How to Report a Lost or Stolen Check

by Sophie Johnson
A person using your checks might prefer online transactions to avoid having to show ID.

Back when banking was local, before the age of electronic transactions, the notion of a lost or stolen check wasn’t as worrisome as it is today. Back then, bankers were likely to know you, and you felt that the signature card you signed when you opened your account would protect your checks from forgers. Today’s electronic world means banks automatically process checks without a signature check. Electronic also means rapid processing, so if you discover missing checks, you must act quickly, which may save you from financial loss and liability, and even prevent identity theft.

Gather and record as much information as you can about the check or checks. If your blank checks have disappeared, you’ll need your account number, the missing check numbers, the bank routing number and the names of those on the account. If the check was written to you, try to recall the bank from which the check was drawn, who wrote you the check, the check’s amount and the check number.  You’ll provide the information when you report the checks missing.

Contact your bank as soon as you notice the missing checks. You could be responsible for losses if someone uses your checks unless you contact the bank and report unauthorized account activity immediately.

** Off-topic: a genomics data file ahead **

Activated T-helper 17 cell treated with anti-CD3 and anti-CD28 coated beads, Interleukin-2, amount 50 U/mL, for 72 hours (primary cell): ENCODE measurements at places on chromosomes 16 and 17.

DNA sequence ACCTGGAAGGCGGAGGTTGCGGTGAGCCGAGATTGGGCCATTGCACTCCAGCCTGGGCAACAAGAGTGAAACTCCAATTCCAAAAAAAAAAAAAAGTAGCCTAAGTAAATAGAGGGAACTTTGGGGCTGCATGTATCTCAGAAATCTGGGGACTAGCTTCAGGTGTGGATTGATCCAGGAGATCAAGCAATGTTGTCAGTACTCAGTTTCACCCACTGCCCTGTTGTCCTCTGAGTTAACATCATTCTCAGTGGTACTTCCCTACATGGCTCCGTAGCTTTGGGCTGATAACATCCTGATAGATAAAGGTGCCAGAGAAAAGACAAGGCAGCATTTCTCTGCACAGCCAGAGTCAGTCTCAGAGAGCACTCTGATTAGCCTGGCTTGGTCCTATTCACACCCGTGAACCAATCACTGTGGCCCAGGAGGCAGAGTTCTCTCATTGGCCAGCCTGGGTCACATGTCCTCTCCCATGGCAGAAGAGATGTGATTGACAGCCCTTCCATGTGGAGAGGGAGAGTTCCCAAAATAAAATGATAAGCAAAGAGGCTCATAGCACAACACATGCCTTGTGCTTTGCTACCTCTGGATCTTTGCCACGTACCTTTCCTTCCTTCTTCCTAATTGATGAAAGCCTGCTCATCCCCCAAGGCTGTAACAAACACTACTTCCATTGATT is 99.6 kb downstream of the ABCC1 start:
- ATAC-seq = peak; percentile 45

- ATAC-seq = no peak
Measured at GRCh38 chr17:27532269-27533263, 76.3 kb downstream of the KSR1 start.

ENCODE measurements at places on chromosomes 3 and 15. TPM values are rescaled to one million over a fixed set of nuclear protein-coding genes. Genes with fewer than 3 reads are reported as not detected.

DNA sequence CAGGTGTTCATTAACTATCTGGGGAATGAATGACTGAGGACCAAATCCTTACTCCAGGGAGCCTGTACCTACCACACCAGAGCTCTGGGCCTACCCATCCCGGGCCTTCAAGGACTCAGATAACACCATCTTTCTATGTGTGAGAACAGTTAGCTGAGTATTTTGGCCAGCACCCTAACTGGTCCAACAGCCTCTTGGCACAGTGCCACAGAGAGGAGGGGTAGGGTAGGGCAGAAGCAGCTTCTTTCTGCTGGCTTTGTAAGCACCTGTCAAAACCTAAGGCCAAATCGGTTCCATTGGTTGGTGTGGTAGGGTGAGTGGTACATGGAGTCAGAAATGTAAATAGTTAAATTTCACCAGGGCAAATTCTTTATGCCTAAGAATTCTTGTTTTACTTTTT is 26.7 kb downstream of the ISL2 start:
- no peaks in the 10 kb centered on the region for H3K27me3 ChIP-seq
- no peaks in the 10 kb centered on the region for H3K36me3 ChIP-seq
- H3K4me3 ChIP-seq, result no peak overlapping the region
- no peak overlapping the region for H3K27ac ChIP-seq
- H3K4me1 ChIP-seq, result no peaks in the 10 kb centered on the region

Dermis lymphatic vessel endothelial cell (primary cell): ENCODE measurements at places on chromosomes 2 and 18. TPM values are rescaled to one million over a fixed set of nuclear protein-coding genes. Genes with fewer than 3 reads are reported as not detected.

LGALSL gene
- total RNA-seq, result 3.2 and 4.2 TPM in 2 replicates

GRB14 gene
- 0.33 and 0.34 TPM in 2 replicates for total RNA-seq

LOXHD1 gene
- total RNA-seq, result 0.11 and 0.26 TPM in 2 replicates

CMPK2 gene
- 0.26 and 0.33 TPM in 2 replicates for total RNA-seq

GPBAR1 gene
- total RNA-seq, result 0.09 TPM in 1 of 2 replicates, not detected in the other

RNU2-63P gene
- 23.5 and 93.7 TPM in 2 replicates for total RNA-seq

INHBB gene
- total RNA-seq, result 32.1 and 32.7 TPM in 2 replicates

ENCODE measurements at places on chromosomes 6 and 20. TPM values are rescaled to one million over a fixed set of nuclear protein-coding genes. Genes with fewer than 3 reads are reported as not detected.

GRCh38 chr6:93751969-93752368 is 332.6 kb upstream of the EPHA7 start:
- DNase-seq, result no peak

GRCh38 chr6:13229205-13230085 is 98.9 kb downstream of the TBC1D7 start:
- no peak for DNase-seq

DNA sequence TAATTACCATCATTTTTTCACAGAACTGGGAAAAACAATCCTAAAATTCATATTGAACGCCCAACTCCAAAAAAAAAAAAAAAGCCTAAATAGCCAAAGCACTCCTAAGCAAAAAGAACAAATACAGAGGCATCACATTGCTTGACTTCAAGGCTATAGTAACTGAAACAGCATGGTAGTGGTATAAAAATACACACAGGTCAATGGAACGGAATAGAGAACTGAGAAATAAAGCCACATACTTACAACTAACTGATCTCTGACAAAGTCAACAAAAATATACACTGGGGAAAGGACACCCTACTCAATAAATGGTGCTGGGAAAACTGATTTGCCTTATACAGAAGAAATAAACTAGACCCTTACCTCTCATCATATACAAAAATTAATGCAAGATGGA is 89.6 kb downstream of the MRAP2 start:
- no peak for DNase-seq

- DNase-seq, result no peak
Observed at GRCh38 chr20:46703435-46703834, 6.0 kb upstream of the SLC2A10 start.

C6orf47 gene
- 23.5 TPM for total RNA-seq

Report stolen checks to the police in the city where the checks were taken. Make sure you keep a copy of the police report so you can prove you took responsible action.

Report your lost or stolen checks to TeleCheck and Certegy, and have your bank contact ChekSystems. These are the major check-verification agencies. Banks and merchants use such agencies to verify the legitimacy of checks and electronic transactions. Fill out the required forms and mail or fax them to the respective organizations.

Notify the person or group that issued you the check if you are the payee of the missing or stolen check. The issuer will need to put a "stop payment" on the check. Each entity will have its own check replacement procedure that you’ll need to follow.

About the Author

Sophie Johnson is a freelance writer and editor of both print and film media. A freelancer for more than 20 years, Johnson has had the opportunity to cover topics ranging from construction to music to celebrity interviews.

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